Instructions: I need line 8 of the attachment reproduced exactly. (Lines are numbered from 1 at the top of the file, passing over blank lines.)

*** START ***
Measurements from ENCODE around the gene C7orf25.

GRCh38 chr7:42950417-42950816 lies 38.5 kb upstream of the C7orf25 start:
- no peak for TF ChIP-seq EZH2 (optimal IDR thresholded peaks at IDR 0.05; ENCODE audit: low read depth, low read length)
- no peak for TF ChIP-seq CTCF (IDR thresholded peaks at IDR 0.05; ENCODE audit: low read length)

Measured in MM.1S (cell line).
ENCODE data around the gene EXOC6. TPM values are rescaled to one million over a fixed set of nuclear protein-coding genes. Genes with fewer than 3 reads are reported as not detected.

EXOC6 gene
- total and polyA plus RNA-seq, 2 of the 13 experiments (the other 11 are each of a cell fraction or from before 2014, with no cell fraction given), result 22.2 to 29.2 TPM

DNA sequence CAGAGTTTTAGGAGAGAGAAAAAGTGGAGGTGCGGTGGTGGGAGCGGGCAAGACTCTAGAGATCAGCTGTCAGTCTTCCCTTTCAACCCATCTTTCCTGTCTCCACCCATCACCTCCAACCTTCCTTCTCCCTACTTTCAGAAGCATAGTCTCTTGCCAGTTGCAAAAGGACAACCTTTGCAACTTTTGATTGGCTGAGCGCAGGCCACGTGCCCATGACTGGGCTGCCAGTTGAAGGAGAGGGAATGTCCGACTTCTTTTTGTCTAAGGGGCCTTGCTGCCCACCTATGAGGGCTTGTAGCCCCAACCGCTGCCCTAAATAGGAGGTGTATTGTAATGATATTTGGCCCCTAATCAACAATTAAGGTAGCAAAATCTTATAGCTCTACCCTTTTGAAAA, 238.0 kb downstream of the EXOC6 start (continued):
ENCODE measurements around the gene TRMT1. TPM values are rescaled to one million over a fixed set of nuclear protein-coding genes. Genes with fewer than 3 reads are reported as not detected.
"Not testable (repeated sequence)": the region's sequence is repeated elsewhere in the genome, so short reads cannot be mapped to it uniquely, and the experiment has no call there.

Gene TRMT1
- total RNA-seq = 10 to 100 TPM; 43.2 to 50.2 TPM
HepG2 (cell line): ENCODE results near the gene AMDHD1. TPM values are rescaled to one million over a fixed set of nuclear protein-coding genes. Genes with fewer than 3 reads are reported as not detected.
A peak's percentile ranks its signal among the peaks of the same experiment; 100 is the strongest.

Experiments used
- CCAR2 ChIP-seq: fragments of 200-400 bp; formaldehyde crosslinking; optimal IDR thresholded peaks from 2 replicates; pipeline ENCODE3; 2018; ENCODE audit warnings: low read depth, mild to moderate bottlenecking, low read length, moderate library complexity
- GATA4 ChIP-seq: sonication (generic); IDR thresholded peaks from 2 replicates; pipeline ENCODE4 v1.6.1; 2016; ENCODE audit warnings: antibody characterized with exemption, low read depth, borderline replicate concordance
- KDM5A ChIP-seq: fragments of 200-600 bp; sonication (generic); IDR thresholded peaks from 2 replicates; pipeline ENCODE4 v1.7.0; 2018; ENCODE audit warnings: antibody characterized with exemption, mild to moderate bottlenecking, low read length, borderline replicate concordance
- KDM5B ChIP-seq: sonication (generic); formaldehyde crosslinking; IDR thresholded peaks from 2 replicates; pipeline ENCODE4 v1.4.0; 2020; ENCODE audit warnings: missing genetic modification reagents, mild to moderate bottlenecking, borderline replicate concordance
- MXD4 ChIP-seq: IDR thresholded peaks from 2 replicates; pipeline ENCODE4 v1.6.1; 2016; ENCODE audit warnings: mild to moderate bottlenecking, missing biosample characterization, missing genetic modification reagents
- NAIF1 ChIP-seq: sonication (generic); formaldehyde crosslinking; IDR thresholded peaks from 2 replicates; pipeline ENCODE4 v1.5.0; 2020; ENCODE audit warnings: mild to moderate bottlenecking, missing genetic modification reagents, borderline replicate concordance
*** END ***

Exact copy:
- total and polyA plus RNA-seq, 2 of the 13 experiments (the other 11 are each of a cell fraction or from before 2014, with no cell fraction given), result 22.2 to 29.2 TPM